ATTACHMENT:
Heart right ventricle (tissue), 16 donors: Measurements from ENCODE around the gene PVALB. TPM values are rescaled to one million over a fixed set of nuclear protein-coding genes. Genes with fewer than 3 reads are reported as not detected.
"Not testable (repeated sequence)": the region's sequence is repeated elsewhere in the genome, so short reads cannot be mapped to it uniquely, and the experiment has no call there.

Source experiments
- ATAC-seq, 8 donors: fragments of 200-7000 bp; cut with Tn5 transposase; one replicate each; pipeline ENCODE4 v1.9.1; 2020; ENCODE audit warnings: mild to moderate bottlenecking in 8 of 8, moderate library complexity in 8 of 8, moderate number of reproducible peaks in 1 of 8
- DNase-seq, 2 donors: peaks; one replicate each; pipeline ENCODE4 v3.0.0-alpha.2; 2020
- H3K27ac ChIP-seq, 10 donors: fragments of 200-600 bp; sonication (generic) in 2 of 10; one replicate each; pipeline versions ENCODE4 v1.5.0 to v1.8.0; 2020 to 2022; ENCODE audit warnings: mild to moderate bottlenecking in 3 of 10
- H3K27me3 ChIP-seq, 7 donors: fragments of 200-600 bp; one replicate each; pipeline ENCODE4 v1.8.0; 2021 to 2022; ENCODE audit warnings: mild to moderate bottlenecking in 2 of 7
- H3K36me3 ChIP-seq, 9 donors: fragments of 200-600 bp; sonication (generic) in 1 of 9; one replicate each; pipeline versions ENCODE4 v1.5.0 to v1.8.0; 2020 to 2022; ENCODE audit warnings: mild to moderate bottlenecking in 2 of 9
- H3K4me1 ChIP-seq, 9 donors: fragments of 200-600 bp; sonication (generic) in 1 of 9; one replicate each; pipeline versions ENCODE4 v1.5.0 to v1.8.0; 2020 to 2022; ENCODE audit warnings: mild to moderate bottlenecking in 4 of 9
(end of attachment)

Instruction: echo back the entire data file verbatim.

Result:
Heart right ventricle (tissue), 16 donors: Measurements from ENCODE around the gene PVALB. TPM values are rescaled to one million over a fixed set of nuclear protein-coding genes. Genes with fewer than 3 reads are reported as not detected.
"Not testable (repeated sequence)": the region's sequence is repeated elsewhere in the genome, so short reads cannot be mapped to it uniquely, and the experiment has no call there.

Source experiments
- ATAC-seq, 8 donors: fragments of 200-7000 bp; cut with Tn5 transposase; one replicate each; pipeline ENCODE4 v1.9.1; 2020; ENCODE audit warnings: mild to moderate bottlenecking in 8 of 8, moderate library complexity in 8 of 8, moderate number of reproducible peaks in 1 of 8
- DNase-seq, 2 donors: peaks; one replicate each; pipeline ENCODE4 v3.0.0-alpha.2; 2020
- H3K27ac ChIP-seq, 10 donors: fragments of 200-600 bp; sonication (generic) in 2 of 10; one replicate each; pipeline versions ENCODE4 v1.5.0 to v1.8.0; 2020 to 2022; ENCODE audit warnings: mild to moderate bottlenecking in 3 of 10
- H3K27me3 ChIP-seq, 7 donors: fragments of 200-600 bp; one replicate each; pipeline ENCODE4 v1.8.0; 2021 to 2022; ENCODE audit warnings: mild to moderate bottlenecking in 2 of 7
- H3K36me3 ChIP-seq, 9 donors: fragments of 200-600 bp; sonication (generic) in 1 of 9; one replicate each; pipeline versions ENCODE4 v1.5.0 to v1.8.0; 2020 to 2022; ENCODE audit warnings: mild to moderate bottlenecking in 2 of 9
- H3K4me1 ChIP-seq, 9 donors: fragments of 200-600 bp; sonication (generic) in 1 of 9; one replicate each; pipeline versions ENCODE4 v1.5.0 to v1.8.0; 2020 to 2022; ENCODE audit warnings: mild to moderate bottlenecking in 4 of 9